Darren Cross
Definitely a bad guy — but I don’t know if he was always a bad guy, if that makes sense. Darren probably started off wanting to impress Hank Pym and saw himself as an ambitious innovator who could play a key role in the company. He clearly harbors some bitterness towards Hank after their relationship soured, and that bitterness is likely part of what drove him to become a villain.

Hope van Dyne
Good. Although Hope also struggles with some resentment towards her father, she really wants to do the right thing, and she even continues working with her father regardless of their prior falling out. She’s focused intently on the mission at hand.

Luis, Kurt, and Dave
Maybe…neutral? I don’t really see any of these three as villains; I think they do care about Scott and want to help him. I also really appreciate the small (but important!) scene where Luis goes back to save the guy he knocked out so he won’t be killed by the explosion. However, these three definitely have committed some criminal acts. I hope we’ll get to see more of them in “Ant-Man and the Wasp” and that they’ll be on a good path!

Howard Stark
Good…mostly. I feel like I’m being a bit wishy-washy on some of these. 😉 Howard is an important figure in the overarching narrative of the MCU. But it’s also fair to say that he probably wasn’t the best father to Tony. Like all of us, he’s made mistakes and moral compromises. And there are consequences for that.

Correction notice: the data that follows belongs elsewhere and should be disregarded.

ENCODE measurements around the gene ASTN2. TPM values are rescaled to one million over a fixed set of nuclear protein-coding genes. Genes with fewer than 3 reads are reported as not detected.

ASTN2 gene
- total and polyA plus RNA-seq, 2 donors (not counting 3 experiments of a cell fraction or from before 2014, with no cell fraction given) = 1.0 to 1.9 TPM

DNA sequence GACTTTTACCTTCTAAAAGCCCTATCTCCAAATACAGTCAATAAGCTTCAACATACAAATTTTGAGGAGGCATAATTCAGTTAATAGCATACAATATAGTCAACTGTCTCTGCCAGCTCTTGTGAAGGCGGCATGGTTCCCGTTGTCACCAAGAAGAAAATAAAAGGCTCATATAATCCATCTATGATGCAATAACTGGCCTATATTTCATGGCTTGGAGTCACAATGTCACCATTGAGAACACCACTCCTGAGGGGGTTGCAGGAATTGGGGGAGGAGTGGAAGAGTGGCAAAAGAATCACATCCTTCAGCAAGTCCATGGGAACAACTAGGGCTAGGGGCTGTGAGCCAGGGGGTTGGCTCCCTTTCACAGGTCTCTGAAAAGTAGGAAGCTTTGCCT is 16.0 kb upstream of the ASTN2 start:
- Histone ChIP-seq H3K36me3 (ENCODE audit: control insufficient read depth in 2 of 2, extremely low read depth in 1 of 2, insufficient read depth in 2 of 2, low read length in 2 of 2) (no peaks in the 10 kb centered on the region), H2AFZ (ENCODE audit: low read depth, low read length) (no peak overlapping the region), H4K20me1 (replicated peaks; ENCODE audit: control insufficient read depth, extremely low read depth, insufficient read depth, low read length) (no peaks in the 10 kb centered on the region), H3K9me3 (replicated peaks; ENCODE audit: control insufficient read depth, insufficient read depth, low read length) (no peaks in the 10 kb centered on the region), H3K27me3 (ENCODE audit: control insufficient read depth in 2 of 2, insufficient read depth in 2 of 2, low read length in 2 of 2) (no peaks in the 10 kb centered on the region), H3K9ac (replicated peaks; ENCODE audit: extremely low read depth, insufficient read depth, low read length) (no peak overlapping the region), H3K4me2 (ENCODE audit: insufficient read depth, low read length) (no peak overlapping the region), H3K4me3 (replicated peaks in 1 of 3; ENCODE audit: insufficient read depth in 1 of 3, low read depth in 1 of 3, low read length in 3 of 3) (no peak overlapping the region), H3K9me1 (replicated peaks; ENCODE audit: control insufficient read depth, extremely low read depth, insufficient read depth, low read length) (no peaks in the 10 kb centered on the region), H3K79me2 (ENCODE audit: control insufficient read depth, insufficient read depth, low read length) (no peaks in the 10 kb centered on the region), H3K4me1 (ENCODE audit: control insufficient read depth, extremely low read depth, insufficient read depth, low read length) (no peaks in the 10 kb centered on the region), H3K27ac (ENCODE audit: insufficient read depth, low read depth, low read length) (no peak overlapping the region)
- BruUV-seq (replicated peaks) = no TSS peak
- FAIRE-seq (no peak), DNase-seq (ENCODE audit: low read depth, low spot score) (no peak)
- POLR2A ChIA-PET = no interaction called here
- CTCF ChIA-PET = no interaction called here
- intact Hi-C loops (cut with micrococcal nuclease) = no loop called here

Hank Pym
Good. Hank is dedicated to doing the right thing, and he grieves for his past mistakes, even if some of them weren’t necessarily his fault. He deeply cares about his daughter and is willing to admit that he was wrong for trying to hold her back. He ends up being a good mentor for Scott. And speaking of Scott…

Scott Lang
Good. There’s room for debate about whether Scott initially deserved to go to jail or not for his choice to expose corporate corruption by committing burglary. However, now he’s kind of accepted his identity as a burglar and agrees to try to rob Hank’s house (definitely not a great moral decision). Yet deep down, he wants to do the right thing and take care of his daughter, and I’m glad that Hank was willing to give him a second chance.

3. There’s an interesting scene where Scott’s daughter asks her mother whether or not her dad is a bad person… How do you think the storytellers differentiate between a “good” person and a “bad” person? What criteria are they using? And can we apply that definition in real life?